The only "skin strengthening" I've heard of is walking barefoot to toughen soles, or boxers soaking hands in petrol.
  • NiekNiek Heiloo, NetherlandsCharter Member
    edited September 2014
    @wherestomba, (contact) address for the Indonesian Swimming Federation
    Maybe they can help you further.
    Their swimmers have the same problems so they must have a solution. - Cold, wind, waves, sunburn, currents, jellyfish and flotsam! Hop in and join the fun!

  • swimmer25kswimmer25k Charter Member
    I've had great luck with Sportslick ( and Body Glide ( They both hold up well in salt-water, especially the Sportslick.
  • @loneswimmer yeah, I jumped into the deep end with this adventure (no pun intended). Thanks for the website drop. I was planning on making some channel grease although I had the same thoughts about attracting sharks... Has anybody had any actual experience of this?
    I may try the skin strengthening stuff anyway as well as the lubricant - I will report back if i notice and positive or negative effects.

    @Nick that's a great idea. I will get on it.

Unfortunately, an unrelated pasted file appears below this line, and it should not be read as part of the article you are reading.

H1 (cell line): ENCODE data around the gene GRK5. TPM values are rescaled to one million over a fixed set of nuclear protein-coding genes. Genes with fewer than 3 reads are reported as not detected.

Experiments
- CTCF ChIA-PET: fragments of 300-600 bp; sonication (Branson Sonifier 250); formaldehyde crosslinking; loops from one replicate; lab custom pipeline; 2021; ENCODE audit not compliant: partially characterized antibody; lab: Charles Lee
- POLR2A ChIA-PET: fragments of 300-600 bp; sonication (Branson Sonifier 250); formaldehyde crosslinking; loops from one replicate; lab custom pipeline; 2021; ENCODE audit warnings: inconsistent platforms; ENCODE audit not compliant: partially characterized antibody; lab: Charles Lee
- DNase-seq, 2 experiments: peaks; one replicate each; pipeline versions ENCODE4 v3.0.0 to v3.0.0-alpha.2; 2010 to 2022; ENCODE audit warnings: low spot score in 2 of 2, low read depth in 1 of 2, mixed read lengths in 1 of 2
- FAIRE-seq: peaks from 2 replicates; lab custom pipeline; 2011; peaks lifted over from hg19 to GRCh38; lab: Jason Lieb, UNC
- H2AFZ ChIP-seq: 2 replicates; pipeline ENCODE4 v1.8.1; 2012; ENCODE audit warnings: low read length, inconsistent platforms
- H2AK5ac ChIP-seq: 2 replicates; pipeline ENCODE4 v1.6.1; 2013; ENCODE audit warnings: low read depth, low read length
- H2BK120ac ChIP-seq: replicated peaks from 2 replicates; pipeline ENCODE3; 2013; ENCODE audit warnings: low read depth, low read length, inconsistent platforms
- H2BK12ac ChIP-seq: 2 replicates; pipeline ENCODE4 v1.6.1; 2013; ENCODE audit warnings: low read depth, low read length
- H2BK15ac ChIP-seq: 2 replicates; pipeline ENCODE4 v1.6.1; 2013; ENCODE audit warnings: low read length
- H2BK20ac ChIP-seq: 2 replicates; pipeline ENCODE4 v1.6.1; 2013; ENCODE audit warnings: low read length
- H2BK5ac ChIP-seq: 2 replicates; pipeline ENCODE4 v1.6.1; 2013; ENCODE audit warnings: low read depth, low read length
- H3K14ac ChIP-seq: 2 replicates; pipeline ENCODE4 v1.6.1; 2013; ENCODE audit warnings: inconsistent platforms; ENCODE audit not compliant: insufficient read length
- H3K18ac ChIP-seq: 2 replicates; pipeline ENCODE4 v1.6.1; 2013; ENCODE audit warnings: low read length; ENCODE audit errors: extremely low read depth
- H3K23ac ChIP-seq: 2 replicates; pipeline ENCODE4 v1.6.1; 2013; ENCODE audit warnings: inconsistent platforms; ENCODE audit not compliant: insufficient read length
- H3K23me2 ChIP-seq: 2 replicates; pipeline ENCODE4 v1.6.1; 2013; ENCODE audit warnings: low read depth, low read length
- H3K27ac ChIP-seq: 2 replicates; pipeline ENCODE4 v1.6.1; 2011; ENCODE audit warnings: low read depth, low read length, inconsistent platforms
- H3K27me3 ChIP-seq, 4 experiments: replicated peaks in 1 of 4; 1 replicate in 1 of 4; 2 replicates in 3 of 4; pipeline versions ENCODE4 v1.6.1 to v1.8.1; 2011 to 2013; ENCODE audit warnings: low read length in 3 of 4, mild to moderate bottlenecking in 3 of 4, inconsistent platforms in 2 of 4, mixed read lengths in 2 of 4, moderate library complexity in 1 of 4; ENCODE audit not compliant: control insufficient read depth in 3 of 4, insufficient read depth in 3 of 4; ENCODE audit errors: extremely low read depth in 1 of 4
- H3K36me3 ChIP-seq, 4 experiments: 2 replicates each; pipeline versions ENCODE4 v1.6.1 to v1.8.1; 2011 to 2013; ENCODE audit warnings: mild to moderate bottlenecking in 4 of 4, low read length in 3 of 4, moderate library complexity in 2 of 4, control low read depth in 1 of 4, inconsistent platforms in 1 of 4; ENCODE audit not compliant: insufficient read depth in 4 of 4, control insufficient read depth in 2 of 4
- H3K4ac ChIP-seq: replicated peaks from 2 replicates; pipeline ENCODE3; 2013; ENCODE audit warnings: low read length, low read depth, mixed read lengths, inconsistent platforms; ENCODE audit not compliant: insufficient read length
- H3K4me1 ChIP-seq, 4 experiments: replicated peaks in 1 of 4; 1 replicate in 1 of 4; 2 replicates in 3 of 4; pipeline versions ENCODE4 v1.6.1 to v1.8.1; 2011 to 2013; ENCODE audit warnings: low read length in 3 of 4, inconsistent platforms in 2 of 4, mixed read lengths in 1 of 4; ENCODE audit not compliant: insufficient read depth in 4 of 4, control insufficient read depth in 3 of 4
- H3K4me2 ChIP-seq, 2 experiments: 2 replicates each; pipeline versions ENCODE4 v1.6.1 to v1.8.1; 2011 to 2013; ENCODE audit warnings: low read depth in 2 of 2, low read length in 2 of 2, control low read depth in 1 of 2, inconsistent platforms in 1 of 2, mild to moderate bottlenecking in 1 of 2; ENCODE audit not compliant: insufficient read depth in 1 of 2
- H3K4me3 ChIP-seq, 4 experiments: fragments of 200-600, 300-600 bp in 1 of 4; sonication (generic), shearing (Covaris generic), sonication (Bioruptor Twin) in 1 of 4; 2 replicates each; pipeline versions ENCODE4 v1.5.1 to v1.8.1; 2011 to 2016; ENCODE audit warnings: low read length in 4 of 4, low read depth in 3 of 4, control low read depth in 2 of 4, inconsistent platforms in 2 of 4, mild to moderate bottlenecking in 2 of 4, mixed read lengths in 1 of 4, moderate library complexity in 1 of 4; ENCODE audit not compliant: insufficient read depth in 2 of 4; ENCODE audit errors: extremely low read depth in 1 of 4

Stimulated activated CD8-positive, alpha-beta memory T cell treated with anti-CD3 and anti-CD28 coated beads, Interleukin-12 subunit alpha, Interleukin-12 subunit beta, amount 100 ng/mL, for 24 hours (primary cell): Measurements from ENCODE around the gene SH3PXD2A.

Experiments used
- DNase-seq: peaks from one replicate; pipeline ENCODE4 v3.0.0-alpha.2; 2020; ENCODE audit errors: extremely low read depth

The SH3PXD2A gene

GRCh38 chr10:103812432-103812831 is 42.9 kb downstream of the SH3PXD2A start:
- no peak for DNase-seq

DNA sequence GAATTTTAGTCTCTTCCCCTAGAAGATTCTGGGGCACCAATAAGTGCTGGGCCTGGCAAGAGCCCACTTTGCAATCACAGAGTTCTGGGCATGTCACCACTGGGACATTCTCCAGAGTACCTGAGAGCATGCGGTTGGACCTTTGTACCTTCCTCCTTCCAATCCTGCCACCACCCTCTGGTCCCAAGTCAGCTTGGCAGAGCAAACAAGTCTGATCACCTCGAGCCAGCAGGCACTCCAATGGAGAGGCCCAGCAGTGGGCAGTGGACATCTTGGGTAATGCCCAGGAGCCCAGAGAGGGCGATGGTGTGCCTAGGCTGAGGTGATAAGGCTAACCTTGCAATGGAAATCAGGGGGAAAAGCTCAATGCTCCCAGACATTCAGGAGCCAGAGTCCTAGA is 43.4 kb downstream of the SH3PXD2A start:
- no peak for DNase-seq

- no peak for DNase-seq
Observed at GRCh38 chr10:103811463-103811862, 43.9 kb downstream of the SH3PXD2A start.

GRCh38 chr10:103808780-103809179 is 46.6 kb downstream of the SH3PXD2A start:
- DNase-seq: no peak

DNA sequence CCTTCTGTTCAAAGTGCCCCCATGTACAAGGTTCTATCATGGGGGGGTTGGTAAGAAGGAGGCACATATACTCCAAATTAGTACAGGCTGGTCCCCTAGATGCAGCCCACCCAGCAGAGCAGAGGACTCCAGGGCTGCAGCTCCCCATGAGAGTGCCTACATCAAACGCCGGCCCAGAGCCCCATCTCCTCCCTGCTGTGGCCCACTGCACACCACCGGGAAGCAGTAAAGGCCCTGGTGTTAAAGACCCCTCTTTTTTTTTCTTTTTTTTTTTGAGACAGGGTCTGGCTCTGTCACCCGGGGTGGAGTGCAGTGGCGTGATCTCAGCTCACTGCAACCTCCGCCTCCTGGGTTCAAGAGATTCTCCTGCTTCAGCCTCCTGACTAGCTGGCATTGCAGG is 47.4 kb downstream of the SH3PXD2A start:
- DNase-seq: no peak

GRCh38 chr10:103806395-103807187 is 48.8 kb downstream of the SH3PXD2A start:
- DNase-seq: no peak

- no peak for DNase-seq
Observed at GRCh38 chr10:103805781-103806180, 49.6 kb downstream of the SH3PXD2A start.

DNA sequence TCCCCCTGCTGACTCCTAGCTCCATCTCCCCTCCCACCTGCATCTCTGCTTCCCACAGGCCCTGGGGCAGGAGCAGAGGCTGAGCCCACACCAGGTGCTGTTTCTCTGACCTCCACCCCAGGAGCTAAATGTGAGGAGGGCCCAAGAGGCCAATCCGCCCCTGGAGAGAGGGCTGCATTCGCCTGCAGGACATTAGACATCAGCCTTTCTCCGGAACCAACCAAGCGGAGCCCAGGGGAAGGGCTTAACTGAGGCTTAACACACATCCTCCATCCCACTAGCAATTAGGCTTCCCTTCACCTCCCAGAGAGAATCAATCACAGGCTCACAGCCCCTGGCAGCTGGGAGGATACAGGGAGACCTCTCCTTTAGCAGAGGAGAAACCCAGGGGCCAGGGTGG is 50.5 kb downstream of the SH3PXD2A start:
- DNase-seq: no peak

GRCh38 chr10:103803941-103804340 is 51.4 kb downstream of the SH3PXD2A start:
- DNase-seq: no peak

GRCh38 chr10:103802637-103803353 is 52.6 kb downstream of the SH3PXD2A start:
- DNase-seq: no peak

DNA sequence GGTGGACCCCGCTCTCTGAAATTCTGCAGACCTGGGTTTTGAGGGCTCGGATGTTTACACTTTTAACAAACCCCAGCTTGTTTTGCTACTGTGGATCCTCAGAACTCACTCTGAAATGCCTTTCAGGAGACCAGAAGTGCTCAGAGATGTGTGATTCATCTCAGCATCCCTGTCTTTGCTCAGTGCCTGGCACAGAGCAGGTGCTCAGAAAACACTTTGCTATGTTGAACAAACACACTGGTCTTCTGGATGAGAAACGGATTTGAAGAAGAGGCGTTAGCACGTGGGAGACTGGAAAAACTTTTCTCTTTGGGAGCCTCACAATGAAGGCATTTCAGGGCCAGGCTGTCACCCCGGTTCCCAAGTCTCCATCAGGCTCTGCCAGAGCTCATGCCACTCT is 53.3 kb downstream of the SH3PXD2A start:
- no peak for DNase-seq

@swimmer25k thanks - they will be on my next international order for sure.
  • tortugatortuga Senior Member
    @wherestomba I assume you've already figured out that shaving your face/neck before a swim will reduce neck and chin to shoulder chaffing.
  • tortugatortuga Senior Member
    I have a question for you salties out there. I've been doing mostly fresh water swimming and bag balm has worked well for me.

    I did a short 2 miler ocean swim with beach start through the surf last weekend. Too short to need anti-chaff goo but it got me wondering.

    If I'm all gooed up with lanolin and vasoline on a beach/surf start, doesn't the sand get stuck in it and end up becoming sand paper? How do you prevent this or how do you deal with it?
  • NiekNiek Heiloo, NetherlandsCharter Member
    @tortuga Only swim in the water not on the land. :)